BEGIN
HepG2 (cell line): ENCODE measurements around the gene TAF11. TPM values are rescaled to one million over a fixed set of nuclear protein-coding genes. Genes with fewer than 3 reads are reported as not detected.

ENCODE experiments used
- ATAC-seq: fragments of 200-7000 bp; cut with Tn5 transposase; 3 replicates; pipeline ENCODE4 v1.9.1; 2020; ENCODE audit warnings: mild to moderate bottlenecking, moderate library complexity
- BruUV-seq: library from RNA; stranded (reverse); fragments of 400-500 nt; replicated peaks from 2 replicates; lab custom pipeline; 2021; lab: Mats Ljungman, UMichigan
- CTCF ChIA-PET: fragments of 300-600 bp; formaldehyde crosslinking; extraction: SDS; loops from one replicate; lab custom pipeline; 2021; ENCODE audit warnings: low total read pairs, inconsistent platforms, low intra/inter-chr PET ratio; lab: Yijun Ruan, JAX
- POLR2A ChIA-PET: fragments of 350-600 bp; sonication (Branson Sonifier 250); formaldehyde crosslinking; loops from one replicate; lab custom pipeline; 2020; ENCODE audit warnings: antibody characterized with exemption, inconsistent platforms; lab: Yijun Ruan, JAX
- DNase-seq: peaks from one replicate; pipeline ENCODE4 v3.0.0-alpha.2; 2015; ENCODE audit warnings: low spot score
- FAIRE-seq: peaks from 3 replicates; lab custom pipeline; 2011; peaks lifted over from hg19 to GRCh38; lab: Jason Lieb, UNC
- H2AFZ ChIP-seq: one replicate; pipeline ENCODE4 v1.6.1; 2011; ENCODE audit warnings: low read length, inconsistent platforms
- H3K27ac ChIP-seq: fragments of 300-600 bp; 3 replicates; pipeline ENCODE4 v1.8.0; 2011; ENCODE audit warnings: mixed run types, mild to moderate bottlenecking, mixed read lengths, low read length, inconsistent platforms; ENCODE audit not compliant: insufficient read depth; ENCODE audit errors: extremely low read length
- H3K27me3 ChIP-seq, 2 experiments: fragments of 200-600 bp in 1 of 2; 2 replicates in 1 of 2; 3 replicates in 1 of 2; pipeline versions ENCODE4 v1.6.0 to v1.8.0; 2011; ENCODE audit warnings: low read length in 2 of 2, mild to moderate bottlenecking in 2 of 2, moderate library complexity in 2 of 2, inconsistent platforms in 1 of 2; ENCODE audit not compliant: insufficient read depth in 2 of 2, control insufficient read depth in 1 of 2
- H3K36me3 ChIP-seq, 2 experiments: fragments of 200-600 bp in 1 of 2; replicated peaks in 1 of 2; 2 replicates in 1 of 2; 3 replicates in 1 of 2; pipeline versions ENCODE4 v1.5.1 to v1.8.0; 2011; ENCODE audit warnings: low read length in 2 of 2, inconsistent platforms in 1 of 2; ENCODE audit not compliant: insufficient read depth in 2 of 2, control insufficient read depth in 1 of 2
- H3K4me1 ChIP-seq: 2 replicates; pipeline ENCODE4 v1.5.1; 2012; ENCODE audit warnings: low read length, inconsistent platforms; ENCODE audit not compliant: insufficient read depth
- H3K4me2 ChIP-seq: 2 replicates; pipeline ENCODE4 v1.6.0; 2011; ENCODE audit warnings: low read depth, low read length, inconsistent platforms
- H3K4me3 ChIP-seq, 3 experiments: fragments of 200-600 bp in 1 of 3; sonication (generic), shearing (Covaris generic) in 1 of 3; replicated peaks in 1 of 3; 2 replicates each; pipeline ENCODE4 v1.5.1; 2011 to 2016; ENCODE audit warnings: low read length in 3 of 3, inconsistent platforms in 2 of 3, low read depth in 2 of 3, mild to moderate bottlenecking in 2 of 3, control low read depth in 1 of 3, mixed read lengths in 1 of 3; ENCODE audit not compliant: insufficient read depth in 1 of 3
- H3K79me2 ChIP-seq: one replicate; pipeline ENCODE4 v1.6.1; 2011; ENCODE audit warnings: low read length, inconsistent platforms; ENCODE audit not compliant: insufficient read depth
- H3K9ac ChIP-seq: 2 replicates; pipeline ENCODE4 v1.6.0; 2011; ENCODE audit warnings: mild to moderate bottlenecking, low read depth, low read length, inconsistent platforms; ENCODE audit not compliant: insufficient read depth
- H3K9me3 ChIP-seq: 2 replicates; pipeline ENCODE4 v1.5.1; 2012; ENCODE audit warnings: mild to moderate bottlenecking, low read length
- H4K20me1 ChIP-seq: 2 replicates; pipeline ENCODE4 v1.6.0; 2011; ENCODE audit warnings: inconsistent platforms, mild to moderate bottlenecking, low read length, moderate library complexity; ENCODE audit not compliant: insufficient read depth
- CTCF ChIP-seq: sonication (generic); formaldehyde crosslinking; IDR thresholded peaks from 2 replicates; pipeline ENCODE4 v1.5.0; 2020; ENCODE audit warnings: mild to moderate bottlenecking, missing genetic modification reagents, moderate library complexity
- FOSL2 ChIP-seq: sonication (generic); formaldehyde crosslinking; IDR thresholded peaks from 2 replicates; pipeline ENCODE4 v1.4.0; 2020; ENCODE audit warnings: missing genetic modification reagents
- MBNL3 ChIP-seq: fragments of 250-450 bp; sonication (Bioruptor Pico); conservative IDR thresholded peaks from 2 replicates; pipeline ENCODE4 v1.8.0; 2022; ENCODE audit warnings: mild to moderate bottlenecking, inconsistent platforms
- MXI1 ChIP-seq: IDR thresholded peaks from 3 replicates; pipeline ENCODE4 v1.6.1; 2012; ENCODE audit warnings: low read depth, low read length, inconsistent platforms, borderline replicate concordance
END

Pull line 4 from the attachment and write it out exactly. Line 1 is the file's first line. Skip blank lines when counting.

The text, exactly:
- BruUV-seq: library from RNA; stranded (reverse); fragments of 400-500 nt; replicated peaks from 2 replicates; lab custom pipeline; 2021; lab: Mats Ljungman, UMichigan